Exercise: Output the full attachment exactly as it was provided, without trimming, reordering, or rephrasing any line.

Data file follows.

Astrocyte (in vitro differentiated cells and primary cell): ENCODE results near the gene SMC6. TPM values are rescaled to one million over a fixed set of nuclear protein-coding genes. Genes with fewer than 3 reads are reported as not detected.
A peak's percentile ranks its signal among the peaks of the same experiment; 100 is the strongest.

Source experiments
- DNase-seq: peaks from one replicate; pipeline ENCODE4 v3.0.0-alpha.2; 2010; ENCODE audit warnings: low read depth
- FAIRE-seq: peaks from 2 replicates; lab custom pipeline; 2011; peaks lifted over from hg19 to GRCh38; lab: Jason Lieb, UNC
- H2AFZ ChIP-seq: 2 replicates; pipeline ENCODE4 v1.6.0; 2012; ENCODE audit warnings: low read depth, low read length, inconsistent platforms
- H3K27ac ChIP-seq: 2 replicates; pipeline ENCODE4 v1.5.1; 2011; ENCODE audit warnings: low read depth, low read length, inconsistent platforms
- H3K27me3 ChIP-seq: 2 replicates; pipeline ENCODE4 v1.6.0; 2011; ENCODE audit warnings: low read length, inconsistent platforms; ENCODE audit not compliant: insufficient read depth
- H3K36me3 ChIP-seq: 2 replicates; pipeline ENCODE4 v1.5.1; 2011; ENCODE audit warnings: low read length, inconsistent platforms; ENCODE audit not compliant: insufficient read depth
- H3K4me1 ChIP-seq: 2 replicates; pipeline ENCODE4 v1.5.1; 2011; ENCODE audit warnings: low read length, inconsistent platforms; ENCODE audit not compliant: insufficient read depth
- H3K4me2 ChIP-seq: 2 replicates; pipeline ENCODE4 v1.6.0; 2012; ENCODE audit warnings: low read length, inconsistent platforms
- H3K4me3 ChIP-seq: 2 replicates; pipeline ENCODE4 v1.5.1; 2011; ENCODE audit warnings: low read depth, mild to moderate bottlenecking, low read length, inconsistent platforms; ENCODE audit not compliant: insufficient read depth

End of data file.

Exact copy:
Astrocyte (in vitro differentiated cells and primary cell): ENCODE results near the gene SMC6. TPM values are rescaled to one million over a fixed set of nuclear protein-coding genes. Genes with fewer than 3 reads are reported as not detected.
A peak's percentile ranks its signal among the peaks of the same experiment; 100 is the strongest.

Source experiments
- DNase-seq: peaks from one replicate; pipeline ENCODE4 v3.0.0-alpha.2; 2010; ENCODE audit warnings: low read depth
- FAIRE-seq: peaks from 2 replicates; lab custom pipeline; 2011; peaks lifted over from hg19 to GRCh38; lab: Jason Lieb, UNC
- H2AFZ ChIP-seq: 2 replicates; pipeline ENCODE4 v1.6.0; 2012; ENCODE audit warnings: low read depth, low read length, inconsistent platforms
- H3K27ac ChIP-seq: 2 replicates; pipeline ENCODE4 v1.5.1; 2011; ENCODE audit warnings: low read depth, low read length, inconsistent platforms
- H3K27me3 ChIP-seq: 2 replicates; pipeline ENCODE4 v1.6.0; 2011; ENCODE audit warnings: low read length, inconsistent platforms; ENCODE audit not compliant: insufficient read depth
- H3K36me3 ChIP-seq: 2 replicates; pipeline ENCODE4 v1.5.1; 2011; ENCODE audit warnings: low read length, inconsistent platforms; ENCODE audit not compliant: insufficient read depth
- H3K4me1 ChIP-seq: 2 replicates; pipeline ENCODE4 v1.5.1; 2011; ENCODE audit warnings: low read length, inconsistent platforms; ENCODE audit not compliant: insufficient read depth
- H3K4me2 ChIP-seq: 2 replicates; pipeline ENCODE4 v1.6.0; 2012; ENCODE audit warnings: low read length, inconsistent platforms
- H3K4me3 ChIP-seq: 2 replicates; pipeline ENCODE4 v1.5.1; 2011; ENCODE audit warnings: low read depth, mild to moderate bottlenecking, low read length, inconsistent platforms; ENCODE audit not compliant: insufficient read depth